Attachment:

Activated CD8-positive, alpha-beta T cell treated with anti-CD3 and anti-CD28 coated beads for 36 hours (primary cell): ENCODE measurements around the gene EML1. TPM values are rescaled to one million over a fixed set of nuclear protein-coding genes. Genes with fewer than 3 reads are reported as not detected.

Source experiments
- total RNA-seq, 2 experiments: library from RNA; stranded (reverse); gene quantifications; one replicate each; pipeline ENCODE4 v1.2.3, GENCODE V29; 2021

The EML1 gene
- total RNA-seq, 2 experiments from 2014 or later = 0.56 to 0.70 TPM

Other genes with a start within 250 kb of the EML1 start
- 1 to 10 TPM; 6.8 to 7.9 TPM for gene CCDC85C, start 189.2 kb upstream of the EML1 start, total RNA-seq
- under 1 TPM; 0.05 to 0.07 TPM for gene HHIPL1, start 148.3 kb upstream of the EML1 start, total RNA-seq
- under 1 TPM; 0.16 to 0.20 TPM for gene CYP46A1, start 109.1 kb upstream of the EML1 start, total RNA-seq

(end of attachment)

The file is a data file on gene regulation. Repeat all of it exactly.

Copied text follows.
Activated CD8-positive, alpha-beta T cell treated with anti-CD3 and anti-CD28 coated beads for 36 hours (primary cell): ENCODE measurements around the gene EML1. TPM values are rescaled to one million over a fixed set of nuclear protein-coding genes. Genes with fewer than 3 reads are reported as not detected.

Source experiments
- total RNA-seq, 2 experiments: library from RNA; stranded (reverse); gene quantifications; one replicate each; pipeline ENCODE4 v1.2.3, GENCODE V29; 2021

The EML1 gene
- total RNA-seq, 2 experiments from 2014 or later = 0.56 to 0.70 TPM

Other genes with a start within 250 kb of the EML1 start
- 1 to 10 TPM; 6.8 to 7.9 TPM for gene CCDC85C, start 189.2 kb upstream of the EML1 start, total RNA-seq
- under 1 TPM; 0.05 to 0.07 TPM for gene HHIPL1, start 148.3 kb upstream of the EML1 start, total RNA-seq
- under 1 TPM; 0.16 to 0.20 TPM for gene CYP46A1, start 109.1 kb upstream of the EML1 start, total RNA-seq